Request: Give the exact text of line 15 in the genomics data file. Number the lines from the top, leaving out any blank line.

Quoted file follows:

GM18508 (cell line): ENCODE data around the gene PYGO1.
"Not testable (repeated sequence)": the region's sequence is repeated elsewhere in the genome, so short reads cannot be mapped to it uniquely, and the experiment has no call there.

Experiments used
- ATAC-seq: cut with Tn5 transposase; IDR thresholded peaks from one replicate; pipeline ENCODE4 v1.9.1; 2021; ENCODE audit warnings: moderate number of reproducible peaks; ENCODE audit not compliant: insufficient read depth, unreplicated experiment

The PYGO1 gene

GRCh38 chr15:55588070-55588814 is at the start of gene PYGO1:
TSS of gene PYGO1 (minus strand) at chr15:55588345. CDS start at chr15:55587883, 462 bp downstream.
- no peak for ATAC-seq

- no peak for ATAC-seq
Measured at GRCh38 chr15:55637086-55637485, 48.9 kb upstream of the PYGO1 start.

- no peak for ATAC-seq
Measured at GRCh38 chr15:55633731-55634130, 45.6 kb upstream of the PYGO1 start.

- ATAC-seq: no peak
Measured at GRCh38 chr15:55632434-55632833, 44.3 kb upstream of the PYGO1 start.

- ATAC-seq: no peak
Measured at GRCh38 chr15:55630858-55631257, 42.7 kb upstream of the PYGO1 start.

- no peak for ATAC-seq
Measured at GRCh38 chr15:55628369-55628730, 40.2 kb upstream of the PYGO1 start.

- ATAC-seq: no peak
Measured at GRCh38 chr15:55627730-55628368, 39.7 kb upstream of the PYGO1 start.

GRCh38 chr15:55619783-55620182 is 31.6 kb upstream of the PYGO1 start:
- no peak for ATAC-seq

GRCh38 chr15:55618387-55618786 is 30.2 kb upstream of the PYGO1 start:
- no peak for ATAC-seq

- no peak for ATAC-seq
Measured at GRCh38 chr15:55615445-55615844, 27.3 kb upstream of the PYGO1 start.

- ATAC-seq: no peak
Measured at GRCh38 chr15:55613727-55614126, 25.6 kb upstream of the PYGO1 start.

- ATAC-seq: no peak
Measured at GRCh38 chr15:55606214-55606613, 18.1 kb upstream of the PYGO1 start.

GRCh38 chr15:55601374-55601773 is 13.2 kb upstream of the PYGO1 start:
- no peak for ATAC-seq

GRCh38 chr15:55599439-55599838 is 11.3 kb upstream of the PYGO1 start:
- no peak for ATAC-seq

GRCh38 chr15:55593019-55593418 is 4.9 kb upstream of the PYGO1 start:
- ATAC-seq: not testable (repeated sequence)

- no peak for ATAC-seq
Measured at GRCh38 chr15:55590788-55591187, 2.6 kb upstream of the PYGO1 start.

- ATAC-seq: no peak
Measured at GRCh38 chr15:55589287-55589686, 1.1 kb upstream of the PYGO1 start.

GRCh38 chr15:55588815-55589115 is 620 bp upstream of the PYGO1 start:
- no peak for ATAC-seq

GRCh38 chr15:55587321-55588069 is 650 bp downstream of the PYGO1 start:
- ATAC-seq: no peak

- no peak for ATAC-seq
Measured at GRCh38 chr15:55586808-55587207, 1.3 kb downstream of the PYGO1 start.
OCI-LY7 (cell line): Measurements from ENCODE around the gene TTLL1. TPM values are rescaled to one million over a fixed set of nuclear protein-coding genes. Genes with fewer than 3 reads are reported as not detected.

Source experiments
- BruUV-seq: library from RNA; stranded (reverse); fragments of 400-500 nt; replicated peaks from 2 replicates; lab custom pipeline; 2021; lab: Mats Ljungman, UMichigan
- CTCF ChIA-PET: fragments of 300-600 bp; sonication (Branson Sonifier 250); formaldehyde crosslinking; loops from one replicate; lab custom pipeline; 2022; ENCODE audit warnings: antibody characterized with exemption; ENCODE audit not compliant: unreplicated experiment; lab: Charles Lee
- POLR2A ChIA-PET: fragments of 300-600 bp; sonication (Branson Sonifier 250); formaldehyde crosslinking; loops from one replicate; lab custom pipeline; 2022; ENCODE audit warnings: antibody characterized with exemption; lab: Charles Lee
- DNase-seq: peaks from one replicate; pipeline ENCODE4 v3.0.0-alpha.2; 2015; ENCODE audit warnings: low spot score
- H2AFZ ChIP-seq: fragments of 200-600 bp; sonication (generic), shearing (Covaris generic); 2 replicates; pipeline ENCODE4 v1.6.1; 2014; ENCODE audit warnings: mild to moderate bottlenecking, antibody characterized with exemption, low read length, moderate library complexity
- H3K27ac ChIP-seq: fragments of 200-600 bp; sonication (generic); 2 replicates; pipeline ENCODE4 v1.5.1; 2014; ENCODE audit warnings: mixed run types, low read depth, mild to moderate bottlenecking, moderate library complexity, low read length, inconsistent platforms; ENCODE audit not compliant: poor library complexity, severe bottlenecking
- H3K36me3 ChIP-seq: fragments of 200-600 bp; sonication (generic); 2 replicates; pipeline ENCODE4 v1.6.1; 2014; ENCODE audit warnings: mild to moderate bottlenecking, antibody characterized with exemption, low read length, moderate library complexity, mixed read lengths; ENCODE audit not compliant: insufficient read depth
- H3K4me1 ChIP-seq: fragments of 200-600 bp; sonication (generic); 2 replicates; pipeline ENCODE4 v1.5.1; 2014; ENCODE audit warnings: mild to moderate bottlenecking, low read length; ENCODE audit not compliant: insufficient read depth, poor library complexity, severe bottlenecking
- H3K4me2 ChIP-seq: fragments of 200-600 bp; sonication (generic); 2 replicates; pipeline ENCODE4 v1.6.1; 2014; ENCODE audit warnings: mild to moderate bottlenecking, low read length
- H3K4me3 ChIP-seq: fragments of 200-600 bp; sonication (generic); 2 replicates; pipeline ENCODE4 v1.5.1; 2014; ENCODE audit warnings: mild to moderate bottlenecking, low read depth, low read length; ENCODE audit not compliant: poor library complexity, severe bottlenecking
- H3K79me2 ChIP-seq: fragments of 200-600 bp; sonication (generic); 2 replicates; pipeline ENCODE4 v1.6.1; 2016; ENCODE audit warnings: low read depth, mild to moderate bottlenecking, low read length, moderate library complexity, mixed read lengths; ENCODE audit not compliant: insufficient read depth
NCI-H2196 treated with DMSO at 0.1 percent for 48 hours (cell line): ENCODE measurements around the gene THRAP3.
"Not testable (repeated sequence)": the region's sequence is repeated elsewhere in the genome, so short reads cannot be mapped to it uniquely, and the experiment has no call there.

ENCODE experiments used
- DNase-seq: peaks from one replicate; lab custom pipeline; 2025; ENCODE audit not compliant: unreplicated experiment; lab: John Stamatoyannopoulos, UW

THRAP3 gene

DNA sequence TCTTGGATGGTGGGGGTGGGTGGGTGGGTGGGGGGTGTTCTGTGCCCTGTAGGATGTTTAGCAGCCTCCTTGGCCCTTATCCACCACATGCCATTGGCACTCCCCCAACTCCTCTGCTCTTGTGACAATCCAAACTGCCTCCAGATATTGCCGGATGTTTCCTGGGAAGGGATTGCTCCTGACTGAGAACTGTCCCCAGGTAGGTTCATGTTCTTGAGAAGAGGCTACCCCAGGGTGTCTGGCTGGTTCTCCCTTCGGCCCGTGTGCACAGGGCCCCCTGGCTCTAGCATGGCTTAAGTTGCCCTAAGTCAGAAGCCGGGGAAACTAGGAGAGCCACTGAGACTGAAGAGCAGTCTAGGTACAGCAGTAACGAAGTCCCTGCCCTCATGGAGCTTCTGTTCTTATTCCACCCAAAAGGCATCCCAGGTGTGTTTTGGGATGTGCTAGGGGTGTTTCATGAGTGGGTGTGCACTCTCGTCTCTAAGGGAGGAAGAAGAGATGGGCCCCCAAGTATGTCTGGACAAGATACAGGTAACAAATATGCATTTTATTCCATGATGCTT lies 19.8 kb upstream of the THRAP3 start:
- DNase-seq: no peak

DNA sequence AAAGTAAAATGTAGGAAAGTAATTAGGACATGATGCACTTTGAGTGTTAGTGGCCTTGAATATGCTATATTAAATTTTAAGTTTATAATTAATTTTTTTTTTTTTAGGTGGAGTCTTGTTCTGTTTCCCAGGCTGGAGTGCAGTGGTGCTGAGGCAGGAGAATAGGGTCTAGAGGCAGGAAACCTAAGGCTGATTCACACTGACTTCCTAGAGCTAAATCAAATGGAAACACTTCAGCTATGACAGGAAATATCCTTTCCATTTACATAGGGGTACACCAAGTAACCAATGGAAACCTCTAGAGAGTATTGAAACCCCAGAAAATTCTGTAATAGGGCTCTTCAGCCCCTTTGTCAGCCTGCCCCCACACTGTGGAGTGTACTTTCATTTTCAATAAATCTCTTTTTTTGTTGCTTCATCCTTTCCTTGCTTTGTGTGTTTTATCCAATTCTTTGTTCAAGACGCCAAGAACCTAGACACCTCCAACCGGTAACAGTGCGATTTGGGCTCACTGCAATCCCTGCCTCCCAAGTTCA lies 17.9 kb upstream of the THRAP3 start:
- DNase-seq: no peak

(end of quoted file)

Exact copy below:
- ATAC-seq: no peak